Fixed Fee Wills Lawyers Perth WA
Make a Will
If you do not have a will and testament, your assets are unlikely to be distributed in the manner that you want when you die. Take action and obtain legal advice to ensure that your wishes become reality.
What is a Will?
A will is one of the most important documents you will ever sign. It is a legal document setting out who gets part or all of a person’s property or assets when they die. Your property and assets are called your “estate”. A badly written will often lead to delays and disputes. Your estate typically consists of houses, money, investments, and personal or household belongings that you own. A Will ensures that your wishes are carried out upon your death.
The What does the wills legislation require in order to make a will?
The formal requirements to make a will are as follows:
- the person making the will must be 18 years of age or older (Section 7 Wills Act 1970);
- the will must be in writing (Section 8(a) Wills Act 1970);
- it is signed by the testator or signed in the testator’s name by some other person in the testator’s presence and by the testator’s direction, in such place on the will so that it is apparent on the face of the will that the testator intended to give effect by the signature to the writing signed as the testator’s will (Section 8(b) Wills Act 1970);
- the testator makes or acknowledges the signature in the presence of at least 2 witnesses present at the same time (Section 8(c) Wills Act 1970);
- the witnesses attest and subscribe the will in the presence of the testator but no publication or form of attestation is necessary (Section 8(d) Wills Act 1970);
- a beneficiary (person who will benefit under a will) should not be a witness to the will.
Fixed Price Legal Will
Foyle Legal charge a fixed fee for Wills
Foyle Legal attempts to provide a fixed fee cost for simple wills in Western Australia. A simple will is where only one property is involved, and the person making the will does not own shares in a family company and the person making the will does not have any specific wishes in respect of a trust).
- Single Will: $300.00 (inclusive of GST)
- Couple: $400.00 (inclusive of GST)
For other wills other costs may apply, telephone us for an assessment.
Discounts are available for more than one service (e.g. Will, Enduring Power of Guardianship and Enduring Power of Attorney).
Key Considerations When Making a Will
Is it simple to make a Will?
The requirements under the Wills Act are relatively straight forward, but there are other considerations in making a will such as whether joint property can be passed and whether it is practical to carry out your wishes. Seeking professional legal advice in WA will ensure your will is done correctly and your family will have no regrets after you pass away.
Executor of your Will
If you do not make a will then anyone interested in your estate can apply to be the executor of your estate. This is a very important position and you should choose a responsible person a person you believe will carry out their duties properly.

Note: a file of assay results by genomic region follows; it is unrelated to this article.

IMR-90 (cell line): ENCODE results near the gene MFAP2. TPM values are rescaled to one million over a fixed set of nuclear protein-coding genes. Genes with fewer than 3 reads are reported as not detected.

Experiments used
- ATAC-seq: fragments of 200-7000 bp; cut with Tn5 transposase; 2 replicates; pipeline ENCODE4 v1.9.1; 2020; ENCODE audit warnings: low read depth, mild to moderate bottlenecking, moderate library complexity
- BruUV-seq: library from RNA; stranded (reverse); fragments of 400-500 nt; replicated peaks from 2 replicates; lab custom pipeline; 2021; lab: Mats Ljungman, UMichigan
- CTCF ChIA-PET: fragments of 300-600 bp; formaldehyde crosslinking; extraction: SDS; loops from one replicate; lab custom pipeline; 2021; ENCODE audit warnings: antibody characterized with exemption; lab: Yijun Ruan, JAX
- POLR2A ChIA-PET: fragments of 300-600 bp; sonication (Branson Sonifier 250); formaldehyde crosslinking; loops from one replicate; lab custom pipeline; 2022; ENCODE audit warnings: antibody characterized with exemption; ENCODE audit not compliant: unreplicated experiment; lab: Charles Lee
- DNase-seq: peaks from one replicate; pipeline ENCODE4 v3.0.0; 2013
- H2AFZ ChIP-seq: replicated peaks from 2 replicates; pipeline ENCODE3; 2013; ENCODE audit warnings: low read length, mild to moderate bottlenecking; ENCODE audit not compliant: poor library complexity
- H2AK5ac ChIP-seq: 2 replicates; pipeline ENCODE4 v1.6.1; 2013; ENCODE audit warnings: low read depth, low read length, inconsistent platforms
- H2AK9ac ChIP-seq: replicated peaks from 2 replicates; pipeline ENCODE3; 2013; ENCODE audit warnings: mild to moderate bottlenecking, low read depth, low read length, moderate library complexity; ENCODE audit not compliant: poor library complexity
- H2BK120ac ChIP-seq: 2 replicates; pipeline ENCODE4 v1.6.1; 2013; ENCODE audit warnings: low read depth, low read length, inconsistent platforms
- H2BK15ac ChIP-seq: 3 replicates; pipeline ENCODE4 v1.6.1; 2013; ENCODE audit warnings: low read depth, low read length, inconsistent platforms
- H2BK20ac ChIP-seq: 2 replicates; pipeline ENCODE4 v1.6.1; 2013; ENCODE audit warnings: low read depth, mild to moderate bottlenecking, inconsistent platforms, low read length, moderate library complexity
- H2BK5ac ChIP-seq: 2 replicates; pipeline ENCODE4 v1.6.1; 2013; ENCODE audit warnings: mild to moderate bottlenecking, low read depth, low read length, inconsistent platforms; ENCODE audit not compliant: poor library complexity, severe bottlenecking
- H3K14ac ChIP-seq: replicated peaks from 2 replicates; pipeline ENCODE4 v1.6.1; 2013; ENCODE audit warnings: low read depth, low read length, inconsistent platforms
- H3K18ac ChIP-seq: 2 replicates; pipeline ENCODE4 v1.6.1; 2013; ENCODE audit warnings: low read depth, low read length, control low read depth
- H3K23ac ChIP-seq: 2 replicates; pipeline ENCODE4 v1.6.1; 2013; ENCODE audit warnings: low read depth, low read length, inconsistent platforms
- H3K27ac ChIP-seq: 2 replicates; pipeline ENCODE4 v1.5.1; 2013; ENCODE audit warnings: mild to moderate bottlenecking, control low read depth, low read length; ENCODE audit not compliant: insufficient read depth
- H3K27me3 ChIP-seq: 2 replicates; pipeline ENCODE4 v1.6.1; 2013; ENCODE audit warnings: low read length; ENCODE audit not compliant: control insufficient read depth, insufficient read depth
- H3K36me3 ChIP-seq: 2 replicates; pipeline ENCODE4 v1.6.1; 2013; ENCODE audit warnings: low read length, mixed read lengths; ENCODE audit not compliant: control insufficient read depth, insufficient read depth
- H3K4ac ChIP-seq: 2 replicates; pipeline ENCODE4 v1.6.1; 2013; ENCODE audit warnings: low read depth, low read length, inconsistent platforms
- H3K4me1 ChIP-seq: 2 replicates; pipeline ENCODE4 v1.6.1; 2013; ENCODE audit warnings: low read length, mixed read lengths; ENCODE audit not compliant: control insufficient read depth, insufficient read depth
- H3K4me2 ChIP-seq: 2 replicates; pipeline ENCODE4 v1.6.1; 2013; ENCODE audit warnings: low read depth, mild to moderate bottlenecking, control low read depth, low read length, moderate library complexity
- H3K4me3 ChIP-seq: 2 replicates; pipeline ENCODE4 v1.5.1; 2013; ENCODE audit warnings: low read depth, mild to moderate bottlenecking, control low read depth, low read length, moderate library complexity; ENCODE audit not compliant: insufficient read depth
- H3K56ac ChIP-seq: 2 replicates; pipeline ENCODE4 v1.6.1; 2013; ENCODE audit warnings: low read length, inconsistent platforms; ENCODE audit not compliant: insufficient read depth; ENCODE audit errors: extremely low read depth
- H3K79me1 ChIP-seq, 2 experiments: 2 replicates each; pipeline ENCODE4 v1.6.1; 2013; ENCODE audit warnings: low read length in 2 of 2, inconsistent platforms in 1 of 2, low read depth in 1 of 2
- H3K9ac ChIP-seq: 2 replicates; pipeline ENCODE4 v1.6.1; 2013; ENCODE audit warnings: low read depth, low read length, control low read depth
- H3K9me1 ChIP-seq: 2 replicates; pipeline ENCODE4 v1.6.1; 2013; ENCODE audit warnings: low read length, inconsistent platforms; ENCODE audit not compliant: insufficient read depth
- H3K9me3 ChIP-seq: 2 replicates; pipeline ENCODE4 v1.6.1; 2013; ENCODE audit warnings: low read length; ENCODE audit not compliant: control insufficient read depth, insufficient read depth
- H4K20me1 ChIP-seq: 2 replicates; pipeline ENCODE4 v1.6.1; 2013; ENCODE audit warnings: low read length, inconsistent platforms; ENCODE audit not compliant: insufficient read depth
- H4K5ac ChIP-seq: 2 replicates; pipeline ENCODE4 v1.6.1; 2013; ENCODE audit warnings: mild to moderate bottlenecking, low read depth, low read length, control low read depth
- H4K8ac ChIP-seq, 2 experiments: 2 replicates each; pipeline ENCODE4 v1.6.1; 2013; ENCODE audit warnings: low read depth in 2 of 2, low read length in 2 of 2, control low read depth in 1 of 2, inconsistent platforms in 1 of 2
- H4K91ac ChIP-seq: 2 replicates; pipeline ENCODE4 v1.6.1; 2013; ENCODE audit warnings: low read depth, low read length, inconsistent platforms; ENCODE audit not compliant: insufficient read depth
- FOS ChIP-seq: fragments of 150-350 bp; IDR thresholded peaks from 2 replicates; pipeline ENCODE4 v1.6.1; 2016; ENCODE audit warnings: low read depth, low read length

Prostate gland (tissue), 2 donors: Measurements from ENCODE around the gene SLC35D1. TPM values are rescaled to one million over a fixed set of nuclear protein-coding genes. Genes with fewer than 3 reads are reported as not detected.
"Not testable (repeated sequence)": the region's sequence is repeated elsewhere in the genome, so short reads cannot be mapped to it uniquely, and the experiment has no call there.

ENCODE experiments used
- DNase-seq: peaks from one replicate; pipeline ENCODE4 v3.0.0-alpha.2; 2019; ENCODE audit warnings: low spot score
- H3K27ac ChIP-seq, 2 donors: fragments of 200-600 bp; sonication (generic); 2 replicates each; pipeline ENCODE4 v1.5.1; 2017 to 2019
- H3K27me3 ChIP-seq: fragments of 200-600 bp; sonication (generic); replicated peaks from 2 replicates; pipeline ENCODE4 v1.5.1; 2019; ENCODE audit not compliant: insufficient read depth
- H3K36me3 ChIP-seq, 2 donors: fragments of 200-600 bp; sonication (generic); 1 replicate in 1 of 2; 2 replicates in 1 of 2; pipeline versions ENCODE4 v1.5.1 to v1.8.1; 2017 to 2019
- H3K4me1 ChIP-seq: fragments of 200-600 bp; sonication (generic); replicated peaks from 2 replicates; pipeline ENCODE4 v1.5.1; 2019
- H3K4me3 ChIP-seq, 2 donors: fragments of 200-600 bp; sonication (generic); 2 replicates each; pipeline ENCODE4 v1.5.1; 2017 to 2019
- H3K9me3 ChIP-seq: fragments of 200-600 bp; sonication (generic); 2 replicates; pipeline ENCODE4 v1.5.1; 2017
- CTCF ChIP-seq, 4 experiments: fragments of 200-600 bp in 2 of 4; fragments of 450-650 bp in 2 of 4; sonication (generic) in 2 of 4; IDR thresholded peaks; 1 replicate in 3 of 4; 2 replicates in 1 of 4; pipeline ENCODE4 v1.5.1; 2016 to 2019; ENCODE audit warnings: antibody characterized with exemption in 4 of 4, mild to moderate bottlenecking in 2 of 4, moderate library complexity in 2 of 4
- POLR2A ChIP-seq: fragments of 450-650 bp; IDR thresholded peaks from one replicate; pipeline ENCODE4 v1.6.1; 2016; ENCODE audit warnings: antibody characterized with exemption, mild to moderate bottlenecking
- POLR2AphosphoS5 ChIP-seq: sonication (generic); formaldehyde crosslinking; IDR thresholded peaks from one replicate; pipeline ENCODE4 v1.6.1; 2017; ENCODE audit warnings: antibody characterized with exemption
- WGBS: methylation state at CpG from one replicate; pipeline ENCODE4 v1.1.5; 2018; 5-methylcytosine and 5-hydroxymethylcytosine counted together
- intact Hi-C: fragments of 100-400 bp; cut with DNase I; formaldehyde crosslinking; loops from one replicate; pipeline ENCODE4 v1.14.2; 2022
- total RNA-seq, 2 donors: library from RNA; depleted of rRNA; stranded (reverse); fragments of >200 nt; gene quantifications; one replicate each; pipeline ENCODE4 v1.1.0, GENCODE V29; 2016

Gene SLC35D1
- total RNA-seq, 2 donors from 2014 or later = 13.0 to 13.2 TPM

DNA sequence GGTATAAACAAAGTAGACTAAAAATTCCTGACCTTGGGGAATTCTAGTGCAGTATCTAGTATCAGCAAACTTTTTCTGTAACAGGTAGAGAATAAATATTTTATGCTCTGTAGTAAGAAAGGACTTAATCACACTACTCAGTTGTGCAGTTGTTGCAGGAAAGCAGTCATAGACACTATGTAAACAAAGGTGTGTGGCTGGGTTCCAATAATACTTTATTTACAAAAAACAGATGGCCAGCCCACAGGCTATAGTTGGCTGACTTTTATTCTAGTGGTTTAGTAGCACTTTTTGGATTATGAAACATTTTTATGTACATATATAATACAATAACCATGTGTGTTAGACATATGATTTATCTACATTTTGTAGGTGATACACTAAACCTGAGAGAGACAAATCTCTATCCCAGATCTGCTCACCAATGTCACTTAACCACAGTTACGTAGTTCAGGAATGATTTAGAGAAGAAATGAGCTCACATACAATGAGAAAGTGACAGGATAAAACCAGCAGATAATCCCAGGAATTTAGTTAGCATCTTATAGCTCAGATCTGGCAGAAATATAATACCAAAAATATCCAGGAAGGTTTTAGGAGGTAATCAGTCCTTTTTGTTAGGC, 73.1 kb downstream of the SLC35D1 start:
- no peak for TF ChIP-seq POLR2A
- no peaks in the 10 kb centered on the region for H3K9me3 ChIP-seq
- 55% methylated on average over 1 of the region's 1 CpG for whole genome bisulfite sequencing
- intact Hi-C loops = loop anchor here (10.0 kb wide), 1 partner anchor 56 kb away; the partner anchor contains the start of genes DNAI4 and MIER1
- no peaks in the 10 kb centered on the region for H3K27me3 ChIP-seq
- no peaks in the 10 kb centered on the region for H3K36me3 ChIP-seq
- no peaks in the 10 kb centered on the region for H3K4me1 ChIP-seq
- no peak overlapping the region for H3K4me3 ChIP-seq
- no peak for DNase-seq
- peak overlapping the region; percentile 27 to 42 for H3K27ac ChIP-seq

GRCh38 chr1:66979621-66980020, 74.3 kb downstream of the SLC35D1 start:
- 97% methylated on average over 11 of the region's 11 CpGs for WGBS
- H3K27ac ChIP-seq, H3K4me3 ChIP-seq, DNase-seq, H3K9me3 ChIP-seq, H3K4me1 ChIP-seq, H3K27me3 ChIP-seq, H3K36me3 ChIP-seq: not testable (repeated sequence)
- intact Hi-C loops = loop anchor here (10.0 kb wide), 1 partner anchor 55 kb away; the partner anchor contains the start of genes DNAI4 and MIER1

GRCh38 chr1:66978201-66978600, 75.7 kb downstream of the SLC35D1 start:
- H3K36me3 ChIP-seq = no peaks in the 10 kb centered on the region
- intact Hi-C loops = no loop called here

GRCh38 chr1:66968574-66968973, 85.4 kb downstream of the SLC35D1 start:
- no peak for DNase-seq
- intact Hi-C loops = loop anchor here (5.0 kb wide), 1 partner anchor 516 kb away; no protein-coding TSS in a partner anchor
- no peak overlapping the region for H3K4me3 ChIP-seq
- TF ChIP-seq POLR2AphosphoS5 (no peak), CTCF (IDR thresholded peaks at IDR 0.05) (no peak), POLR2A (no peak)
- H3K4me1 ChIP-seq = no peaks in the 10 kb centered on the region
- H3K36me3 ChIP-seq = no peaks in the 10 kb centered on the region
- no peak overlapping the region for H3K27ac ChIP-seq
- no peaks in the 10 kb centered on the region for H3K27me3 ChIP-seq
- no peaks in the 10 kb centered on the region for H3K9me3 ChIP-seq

What should be in a Will?
The Will should specify that it is your last Will and that you revoke any previous Wills. It should appoint one or more persons to be your executor(s). Your Will should provide for payment of funeral expenses and any debts. It should then state how you want your property distributed, either by naming the item and to whom it is given, or by giving a person a certain amount or percentage of the total value of your property. If your Will contains specific gifts, it should also state what is to happen with the residue (remaining assets) of the estate.
What happens if I get married or divorced?
If you get married or divorced this has the effect of revoking your will unless you make it in contemplation of marriage or divorce.
Leaving property in your Will
In your will, you may leave any part of your property, including personal items, real estate or amounts of money to particular people (special rules apply to jointly owned property). While it is not necessary to list every item of your property, your will should deal with all your property. The best way to do this is to use expressions like “all of my property of whatever kind” or “all my remaining property of whatever kind”. If your will fails to deal with all your property, any property not dealt with will be divided among your relatives according to law. This kind of division might not be what you wanted and may lead to disputes about the entitlement of certain relatives to your assets.
There are some assets you can’t leave to another person in a will. For example, assets from your superannuation or insurance fund (you usually nominate a beneficiary when you take out the policy). You may wish to make special arrangements for a number of things, for example:
- disposal of your body or organ transplants;
- payment of your executor;
- the occupation of your home;
- the release of a debt owing to you; and
- a gift to charity.
You can generally write these types of things in ordinary language so that they can be understood.
Challenges to a Will
If you are a dependant of someone who has died and have not received a fair share of the deceased’s property under the will or under the Administration Act 1903 (if there is no will) you may be able to challenge it.